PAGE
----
One trick I have: I noticed that, no matter how good the rubber insulation on the battery lid of the cyclecomputer, in the Finnish wintery rains, at least a tiny little bit of water will make its way in, and cause a little bit of condensate inside. That might be just a cosmetic problem, or it could drain your battery's life, depending on the amount and place of condensation. This is even much more pronounced with bike lights, where the water can find much larger "holes" on the lid (much longer edge), and the insulation is usually worse than with cyclecomputers.

My solution is to put a little bit of lithium grease on the strategic places. Lithium grease is hydro-repellant and very stable. Together with the existing insulation, it will provide nearly 100% security against water infiltrations. Try to avoid getting it on the contacts with the cradle, even though it's not critical.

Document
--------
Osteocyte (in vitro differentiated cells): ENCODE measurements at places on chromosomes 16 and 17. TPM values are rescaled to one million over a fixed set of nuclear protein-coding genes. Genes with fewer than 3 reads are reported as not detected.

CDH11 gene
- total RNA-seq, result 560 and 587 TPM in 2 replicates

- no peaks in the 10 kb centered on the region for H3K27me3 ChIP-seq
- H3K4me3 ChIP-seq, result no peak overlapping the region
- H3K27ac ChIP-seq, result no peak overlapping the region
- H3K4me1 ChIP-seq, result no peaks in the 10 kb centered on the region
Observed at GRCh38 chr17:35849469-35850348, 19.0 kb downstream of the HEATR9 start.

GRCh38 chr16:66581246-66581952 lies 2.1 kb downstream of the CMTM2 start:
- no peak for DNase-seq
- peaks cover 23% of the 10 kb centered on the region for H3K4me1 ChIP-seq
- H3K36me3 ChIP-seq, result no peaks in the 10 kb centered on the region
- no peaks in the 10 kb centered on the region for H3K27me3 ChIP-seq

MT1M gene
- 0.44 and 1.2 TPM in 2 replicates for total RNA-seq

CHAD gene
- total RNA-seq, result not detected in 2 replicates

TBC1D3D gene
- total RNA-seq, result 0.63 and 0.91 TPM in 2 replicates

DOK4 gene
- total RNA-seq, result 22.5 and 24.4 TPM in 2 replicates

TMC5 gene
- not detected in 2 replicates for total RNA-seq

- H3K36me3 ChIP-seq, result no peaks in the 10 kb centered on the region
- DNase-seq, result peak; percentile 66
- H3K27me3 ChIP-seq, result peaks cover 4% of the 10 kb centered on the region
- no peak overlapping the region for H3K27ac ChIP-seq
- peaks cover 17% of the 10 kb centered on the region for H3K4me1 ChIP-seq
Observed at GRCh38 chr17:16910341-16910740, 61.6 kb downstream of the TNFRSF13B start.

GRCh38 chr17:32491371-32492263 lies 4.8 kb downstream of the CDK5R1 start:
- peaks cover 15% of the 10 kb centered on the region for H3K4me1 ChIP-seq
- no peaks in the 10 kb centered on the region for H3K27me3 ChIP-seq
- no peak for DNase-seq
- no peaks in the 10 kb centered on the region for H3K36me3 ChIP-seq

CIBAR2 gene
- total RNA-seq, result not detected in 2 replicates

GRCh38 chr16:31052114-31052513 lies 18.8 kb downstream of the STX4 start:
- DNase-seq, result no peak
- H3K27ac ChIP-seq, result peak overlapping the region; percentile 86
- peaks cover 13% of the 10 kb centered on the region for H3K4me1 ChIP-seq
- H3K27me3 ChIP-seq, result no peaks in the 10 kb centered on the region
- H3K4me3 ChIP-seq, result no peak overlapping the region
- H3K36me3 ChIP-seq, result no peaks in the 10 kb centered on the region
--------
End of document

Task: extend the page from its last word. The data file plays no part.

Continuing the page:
Great thread. I used to spray some Krylon Fixative or Clear Coat around my spark plug cables in an old car I had that seemed to attract moisture when it rained. This might also work in your case.

rmfnla 08-23-07 10:51 AM

Quote:

Originally Posted by HillRider (Post 5125711)
Could you explain this further? How does a shaft turning between two sets of bearings orbit?


The balls are rotating counter to the direction of the spindle. The bottom of each ball where it contacts the spindle moves in the direction of the spindle causing the top of the ball where it contacts the outer race (bb cup or cartridge shell) to turn in the opposite diredtion and, in effect, tend to tighten the cup if the threads are pitched correctly. Of course the friction isn't much but it isn't zero either.